How and why I'm weaning myself off streaming services
Streaming does not support the artists I love, so I'm trying something else.
The first song I downloaded illegally was blink-182's "Man Overboard", a studio cut released as part of the promotion for their live album, 2000's The Mark, Tom, and Travis Show (The Enema Strikes Back!). I was 9, and I downloaded it on Napster. My mom was very upset with me, not because of the illegal download, but because Mark Hoppus sang the line, "'Cause in the end, it's fucking useless."
Regardless, I was hooked. I spent the next decade of my life downloading music incessantly, moving from peer-to-peer networks like Napster and Soulseek to file sharing sites like Mediafire and Megaupload. I filled my iPods to the brim and carried 100GB's worth of mp3s with me to college on an external hard drive. And I built a terrible habit of not paying artists for their work. This year, I wanted to change that.
In short, I'm using Roon as a personal music server that I can access anywhere. The rest of this post details why it's the right thing for me, and how I set it up.
Why streaming isn't the answer
Today, streaming services dominate music consumption. A 2021 CBS News poll found that 41% of Americans, and the majority of young people, use streaming services to listen to music. Streaming services like Spotify pitch themselves as the legal, ethical alternative to file sharing. You get easy access to music, the artists get paid.
However, streaming is a false messiah. Calculating an accurate "payment per stream" on a service like Spotify is nearly impossible, but the number is miniscule. This Pudding essay does a great job explaining why. Suffice to say, most artists get paid so little through streaming that it makes little improvement over file sharing on the economic conditions for artists.
Why we must match the convenience of streaming
What streaming has delivered is the ultimate experience for music listeners: nearly all of the world's music, instantly accessible on all devices, for the price of one CD per month. The technological progress streaming services have made — in tandem with the hardware manufacturers of smart speakers, phones, TVs, cars, and more — is undeniable. And the ability to easily try new music before you buy is a win for the listener.
It's easy to stake some moral high ground and simply demand people buy all their music to support artists. But any movement to tilt the scales back in artists' favor has to contend with the convenience streaming music has introduced. Maintaining a collection of CDs, vinyl, or digital files is far more cumbersome than just using Spotify.
An ethical, modern music collection needs the following features to compete:
- A well-supported app ecosystem that ensures I can play music anywhere I am, through any device I might own
- The ability to seamlessly switch between "try" and "buy", between streaming music I don't own and playing music I do own
- The ability to import music files from many sources
- A matching service for file metadata
- Some stats. Spotify Wrapped makes me jealous.
For those willing to do a little extra work, Roon, a suite of music software aimed at audiophiles, hits all of these marks. This fall, I built myself a Roon server to manage my music collection, and I couldn't be happier. But it is complicated software to understand and set up, so I'm going to explain how Roon meets the needs detailed above and how I set it up.
Roon is more complicated than a streaming service. At its most basic, Roon is a music server. You install it on a computer and let it run on that computer at all times. Roon makes itself accessible on your local network so that any network-connected device can play music off of the server. Roon calls this your "Roon Core." You can run Roon Core on Windows, Mac, or Linux.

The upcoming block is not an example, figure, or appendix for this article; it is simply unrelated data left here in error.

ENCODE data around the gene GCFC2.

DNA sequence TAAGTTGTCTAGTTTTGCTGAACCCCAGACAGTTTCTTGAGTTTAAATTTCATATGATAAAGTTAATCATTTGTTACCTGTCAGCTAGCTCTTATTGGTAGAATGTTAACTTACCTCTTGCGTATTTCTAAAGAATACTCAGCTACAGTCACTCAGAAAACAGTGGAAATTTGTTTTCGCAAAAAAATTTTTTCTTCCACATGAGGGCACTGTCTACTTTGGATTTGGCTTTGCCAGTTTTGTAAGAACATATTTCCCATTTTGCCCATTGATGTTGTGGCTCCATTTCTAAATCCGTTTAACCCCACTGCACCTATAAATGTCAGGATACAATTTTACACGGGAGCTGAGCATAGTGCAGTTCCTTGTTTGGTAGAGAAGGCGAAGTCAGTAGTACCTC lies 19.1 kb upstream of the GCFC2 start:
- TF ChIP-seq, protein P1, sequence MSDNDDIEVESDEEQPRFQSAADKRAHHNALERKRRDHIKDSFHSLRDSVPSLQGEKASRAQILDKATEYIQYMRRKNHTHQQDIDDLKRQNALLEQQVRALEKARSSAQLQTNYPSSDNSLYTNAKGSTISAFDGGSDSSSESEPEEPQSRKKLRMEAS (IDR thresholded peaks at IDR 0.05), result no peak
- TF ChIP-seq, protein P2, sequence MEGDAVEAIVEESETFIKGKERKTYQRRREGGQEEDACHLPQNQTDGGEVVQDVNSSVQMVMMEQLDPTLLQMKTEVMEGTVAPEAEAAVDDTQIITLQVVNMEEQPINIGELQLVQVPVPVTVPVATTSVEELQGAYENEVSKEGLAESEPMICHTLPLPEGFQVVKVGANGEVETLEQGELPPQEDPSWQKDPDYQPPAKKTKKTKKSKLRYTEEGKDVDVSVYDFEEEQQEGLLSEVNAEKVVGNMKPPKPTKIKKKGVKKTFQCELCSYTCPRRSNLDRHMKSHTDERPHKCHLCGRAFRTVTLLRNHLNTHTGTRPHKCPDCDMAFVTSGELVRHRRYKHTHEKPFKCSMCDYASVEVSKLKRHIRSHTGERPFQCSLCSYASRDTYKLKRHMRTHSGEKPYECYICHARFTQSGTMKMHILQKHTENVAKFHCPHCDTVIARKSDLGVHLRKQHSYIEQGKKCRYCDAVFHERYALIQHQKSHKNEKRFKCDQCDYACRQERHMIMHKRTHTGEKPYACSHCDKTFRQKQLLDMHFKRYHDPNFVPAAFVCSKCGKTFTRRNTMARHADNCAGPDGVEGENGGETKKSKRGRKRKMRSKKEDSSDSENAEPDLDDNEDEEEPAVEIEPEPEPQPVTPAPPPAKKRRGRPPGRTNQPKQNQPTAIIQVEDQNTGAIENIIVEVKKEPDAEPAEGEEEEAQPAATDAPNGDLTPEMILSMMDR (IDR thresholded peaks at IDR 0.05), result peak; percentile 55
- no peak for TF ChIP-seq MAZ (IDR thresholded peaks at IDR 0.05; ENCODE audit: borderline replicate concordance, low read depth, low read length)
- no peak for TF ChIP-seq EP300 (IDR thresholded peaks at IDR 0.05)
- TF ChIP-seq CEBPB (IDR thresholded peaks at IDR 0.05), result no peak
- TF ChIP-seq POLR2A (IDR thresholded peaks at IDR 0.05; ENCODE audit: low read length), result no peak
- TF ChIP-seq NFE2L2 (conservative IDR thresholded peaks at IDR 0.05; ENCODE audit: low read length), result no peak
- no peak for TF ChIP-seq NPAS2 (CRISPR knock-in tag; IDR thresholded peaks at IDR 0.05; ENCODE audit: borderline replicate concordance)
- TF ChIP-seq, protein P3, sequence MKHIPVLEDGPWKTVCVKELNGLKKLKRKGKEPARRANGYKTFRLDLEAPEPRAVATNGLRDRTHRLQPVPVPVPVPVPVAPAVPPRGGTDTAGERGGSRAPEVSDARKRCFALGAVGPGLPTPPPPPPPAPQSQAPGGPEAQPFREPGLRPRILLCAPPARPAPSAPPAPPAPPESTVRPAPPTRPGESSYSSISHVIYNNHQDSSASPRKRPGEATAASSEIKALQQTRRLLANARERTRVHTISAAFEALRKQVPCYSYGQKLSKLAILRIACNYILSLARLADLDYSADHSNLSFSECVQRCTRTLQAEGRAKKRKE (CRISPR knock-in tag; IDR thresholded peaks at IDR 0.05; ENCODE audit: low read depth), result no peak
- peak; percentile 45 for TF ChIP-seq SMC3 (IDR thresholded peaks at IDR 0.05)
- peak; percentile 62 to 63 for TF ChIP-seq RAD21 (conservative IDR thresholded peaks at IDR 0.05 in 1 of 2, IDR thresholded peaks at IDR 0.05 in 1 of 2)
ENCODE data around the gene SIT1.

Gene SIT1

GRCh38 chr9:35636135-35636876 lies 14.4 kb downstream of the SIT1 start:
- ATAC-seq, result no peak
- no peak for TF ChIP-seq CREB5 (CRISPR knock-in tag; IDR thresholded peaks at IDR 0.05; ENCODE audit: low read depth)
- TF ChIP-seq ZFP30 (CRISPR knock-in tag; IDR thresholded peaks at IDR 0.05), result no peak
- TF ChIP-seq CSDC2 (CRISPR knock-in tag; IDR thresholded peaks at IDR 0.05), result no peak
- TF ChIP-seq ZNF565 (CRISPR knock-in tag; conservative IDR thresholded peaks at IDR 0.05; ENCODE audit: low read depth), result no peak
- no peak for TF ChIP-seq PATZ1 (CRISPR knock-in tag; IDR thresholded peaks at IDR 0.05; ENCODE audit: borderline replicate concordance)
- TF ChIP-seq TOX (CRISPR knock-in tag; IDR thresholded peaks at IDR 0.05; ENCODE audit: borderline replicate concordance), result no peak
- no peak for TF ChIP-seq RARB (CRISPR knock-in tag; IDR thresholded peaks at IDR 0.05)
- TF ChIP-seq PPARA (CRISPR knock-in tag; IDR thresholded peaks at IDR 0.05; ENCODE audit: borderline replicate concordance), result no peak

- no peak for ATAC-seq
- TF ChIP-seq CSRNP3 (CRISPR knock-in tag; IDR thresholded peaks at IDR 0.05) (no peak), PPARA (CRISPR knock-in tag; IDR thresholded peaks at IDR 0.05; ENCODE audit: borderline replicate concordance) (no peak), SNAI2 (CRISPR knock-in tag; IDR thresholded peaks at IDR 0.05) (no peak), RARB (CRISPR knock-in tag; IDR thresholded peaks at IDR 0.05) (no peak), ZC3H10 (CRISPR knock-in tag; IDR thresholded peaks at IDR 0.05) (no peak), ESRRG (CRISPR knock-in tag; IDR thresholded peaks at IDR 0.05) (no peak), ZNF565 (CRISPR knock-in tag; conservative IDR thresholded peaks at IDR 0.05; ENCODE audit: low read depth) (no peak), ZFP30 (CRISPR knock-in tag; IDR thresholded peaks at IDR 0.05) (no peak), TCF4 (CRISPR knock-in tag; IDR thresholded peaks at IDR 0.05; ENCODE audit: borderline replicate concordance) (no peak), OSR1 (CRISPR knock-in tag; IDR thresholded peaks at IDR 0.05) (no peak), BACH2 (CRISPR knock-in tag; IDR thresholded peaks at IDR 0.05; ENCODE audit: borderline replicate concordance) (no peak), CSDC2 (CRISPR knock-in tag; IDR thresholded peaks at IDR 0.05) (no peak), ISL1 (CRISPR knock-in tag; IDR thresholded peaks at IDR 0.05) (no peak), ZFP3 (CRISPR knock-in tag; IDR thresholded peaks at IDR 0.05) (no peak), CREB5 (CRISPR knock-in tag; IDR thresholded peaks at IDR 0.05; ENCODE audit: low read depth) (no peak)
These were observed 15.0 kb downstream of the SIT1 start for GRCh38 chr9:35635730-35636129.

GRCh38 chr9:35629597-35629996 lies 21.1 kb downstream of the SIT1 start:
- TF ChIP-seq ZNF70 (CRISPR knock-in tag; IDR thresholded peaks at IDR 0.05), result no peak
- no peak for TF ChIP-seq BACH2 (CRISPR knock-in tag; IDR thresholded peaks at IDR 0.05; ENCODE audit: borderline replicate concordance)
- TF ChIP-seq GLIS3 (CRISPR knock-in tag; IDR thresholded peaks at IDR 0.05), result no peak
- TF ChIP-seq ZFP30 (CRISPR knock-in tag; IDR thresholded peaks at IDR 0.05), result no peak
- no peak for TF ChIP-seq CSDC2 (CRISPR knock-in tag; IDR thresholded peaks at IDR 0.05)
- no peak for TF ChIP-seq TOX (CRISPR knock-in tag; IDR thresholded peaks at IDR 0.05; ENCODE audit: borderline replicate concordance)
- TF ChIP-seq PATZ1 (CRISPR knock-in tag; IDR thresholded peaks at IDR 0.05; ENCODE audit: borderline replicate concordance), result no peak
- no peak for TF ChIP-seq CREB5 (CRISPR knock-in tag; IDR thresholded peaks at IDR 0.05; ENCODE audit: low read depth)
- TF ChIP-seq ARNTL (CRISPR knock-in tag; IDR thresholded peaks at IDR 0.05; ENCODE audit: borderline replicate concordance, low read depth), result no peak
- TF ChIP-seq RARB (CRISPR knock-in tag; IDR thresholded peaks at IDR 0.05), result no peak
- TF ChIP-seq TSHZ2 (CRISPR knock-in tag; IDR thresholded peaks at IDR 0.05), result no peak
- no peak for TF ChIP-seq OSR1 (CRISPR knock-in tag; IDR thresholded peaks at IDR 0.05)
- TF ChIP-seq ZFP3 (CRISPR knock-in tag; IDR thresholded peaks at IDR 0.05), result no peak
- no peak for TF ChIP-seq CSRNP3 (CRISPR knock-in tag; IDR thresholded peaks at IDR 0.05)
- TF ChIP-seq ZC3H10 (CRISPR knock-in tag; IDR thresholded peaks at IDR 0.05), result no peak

Roon also provides apps for Windows, Mac, Linux, iOS, and Android that let you access your Core on your network and control it. Roon calls this "Roon Remote." From your Remote, you can play audio on the remote device itself, but you can also control other network devices. Roon has a protocol called "Roon Ready" that allows it to talk with select network players, but it also works with any Chromecast, Airplay or Sonos devices on your network. You can even setup multi-room playback across all those different services. It's pretty powerful.
Feature one: access anywhere
Roon goes much further than local network access. Most appealingly for our needs, Roon can also set your Core to be accessible to the outside world. You can then use another mobile app, Roon Arc, to access your Core from anywhere you have an internet connection. That means your Roon Core serves as your own personal streaming server, making your personal music collection just as accessible as your Spotify account.
(Technical sidenote: Roon uses either UPnP or manual port forwarding for this. You can decide for yourself whether you're comfortable with a server being accessible on your home network in this way. I set up manual port forwarding on my router. I'd encourage you to read this thread on the Roon forums for more info.)
By setting up a Roon Core, you can access Roon on your own network via Roon Remote, which can send music to any Airplay, Chromecast, Sonos, or Roon Ready-connected device on your network. Then, by using Roon Arc, you can access your Roon Core from anywhere you have an internet connection: in the car, on the train, even at your friend's house when they hand you the aux. For times you're not online, like on a plane, you can download files via Arc from your Core directly to your phone for offline listening. This satisfyingly solves our first necessary feature: a well-supported app ecosystem that ensures I can play music anywhere I am, through any device I might own. I wish the Remote app and Arc app were just the same thing, but it's not too cumbersome.
Feature two: try before you buy
Roon can access music via two different routes: a locally connected hard drive or a streaming service. Yes, Roon works with streaming services, specifically Tidal and Qobuz. As Roon is audiophile-focused software, they've focused on streaming services where you can stream hifi audio. Tidal and Qobuz don't have quite the library coverage of a Spotify or Apple Music, but they get pretty damn close. I use Qobuz in tandem with Roon.
Thus, within the same application, you can try before you buy. Roon seamlessly integrates your local files with either or both of the streaming services you have an account with. This satisfies our second necessary feature: the ability to seamlessly switch between "try" and "buy".
Feature three: import my files